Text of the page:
From the age of 18 up to her mid-twenties Elizabeth Kenny worked as a bush nurse in the district of Clifton.
She returned to Guyra in New South Wales in 1907 where she received basic nursing training from a midwife.
During her stay in Guyra she became a broker of agricultural produce between the farmers and the markets situated in Brisbane.
She returned to Nobby in 1909 and started working as qualified nurse though she had no accreditation.
In 1911 she opened the ‘St. Canice’s Hospital’ at Clifton with the money earned during her brokerage job in Guyra.
With Dr. McDonnell’s advice, she started treating patients by applying hot compresses and weights to loosen their muscles.
During the First World War she volunteered as a nurse and travelled on the ‘Dark Ships’ which ferried wounded soldiers and trade goods from England to Australia.
She was given the honorary title of ‘Sister’ in 1917, the equivalent to the rank of ‘First Lieutenant’ in the ‘Australian Army Nurse Corps’ for her service during the war.
She served as ‘Matron’ in the ‘Enoggera Military Hospital’ located in Brisbane for some weeks but discharged honorably in 1919 due to illness.
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In 1919 she established a temporary hospital in Nobby to care for patients during the influenza epidemic.
She had to travel to Europe for medical attention when she was also afflicted by the disease.
She returned to Nobby and nursed her friend’s daughter suffering from cerebral diplegia and treated other patients who were brought to her.
On one occasion she made a temporary stretcher out of a cupboard door and took her friend’s daughter named Sylvia to Dr. McDonnell’s chamber in Toowoomba for treatment covering a distance of almost 26 miles.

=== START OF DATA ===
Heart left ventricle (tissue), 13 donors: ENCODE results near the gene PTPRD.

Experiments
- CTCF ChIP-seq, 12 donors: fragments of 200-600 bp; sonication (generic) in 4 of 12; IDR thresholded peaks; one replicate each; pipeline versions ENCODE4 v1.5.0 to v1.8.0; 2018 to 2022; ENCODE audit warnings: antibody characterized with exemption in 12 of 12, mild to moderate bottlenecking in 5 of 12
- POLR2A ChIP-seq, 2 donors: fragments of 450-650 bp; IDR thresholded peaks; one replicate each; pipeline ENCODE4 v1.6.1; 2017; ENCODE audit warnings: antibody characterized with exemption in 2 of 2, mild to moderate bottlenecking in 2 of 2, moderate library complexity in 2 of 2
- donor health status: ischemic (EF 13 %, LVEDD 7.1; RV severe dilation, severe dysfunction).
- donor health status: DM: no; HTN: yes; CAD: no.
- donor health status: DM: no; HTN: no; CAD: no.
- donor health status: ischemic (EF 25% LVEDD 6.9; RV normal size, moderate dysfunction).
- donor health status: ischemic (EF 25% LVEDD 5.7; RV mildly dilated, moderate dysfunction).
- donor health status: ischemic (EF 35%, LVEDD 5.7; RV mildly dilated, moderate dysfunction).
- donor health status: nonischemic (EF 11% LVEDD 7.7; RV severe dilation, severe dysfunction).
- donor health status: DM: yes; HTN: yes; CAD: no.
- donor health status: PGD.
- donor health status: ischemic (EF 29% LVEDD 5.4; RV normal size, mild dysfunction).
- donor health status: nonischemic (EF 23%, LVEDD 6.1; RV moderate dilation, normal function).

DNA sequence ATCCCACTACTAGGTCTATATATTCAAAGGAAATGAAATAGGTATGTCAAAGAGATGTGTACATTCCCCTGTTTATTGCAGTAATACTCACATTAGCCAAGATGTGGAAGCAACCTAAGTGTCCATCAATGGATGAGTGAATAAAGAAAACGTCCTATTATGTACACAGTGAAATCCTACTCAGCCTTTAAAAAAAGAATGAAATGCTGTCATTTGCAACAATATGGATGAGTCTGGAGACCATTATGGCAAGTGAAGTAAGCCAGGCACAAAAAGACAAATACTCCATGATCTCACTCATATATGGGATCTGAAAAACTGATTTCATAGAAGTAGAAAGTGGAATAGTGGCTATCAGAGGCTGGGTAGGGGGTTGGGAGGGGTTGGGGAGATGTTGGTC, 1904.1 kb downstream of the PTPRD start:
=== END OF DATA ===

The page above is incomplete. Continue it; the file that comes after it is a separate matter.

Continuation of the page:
In 1927 she made improvements to the stretcher and sold the ‘Sylvia Stretcher’ in Europe, Australia and the United States for a profit.
In 1929 she nursed a disabled girl named Maude from Townsville using her own techniques to fight the disease and was successful in making her walk in 18 months.
Kenny set up a temporary treatment center for providing polio treatment in 1932 behind the Queens Hotel in Townsville.
The Queensland Health Department conducted the first evaluation of Kenny’s work in 1934 which led to setting up of many polio clinics in Australia.
In spite of obstructions from doctors, she began treating a patient in his acute stage in her George Street clinic. Later the patient recovered completely in the Polio clinic located in Ward 7 of the Brisbane General Hospital.
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She travelled all over Australia and made two trips to England from 1935 to 1940 to set up clinics.
In 1938 the ‘Queensland Government Royal Commission’ brought out a report criticizing Kenny’s treatment methods. But the Queensland government rejected the report and carried on supporting Kenny and her clinics.
In 1940 Kenny and her adopted daughter Mary travelled to Minneapolis in the US to demonstrate her techniques to the American doctors.
In 1942 she opened a clinic in Minneapolis. She returned to Toowoomba in 1951.
Personal Life & Legacy
She had adopted a daughter named Mary Stewart who went on to become one of her top researchers.
Elizabeth Kenny died of Parkinson’s disease on November 30, 1952 in Toowoomba, Queens, Australia.
‘Sister Kenny Memorial and Children’s Playground’ in Townsville was named in her honor.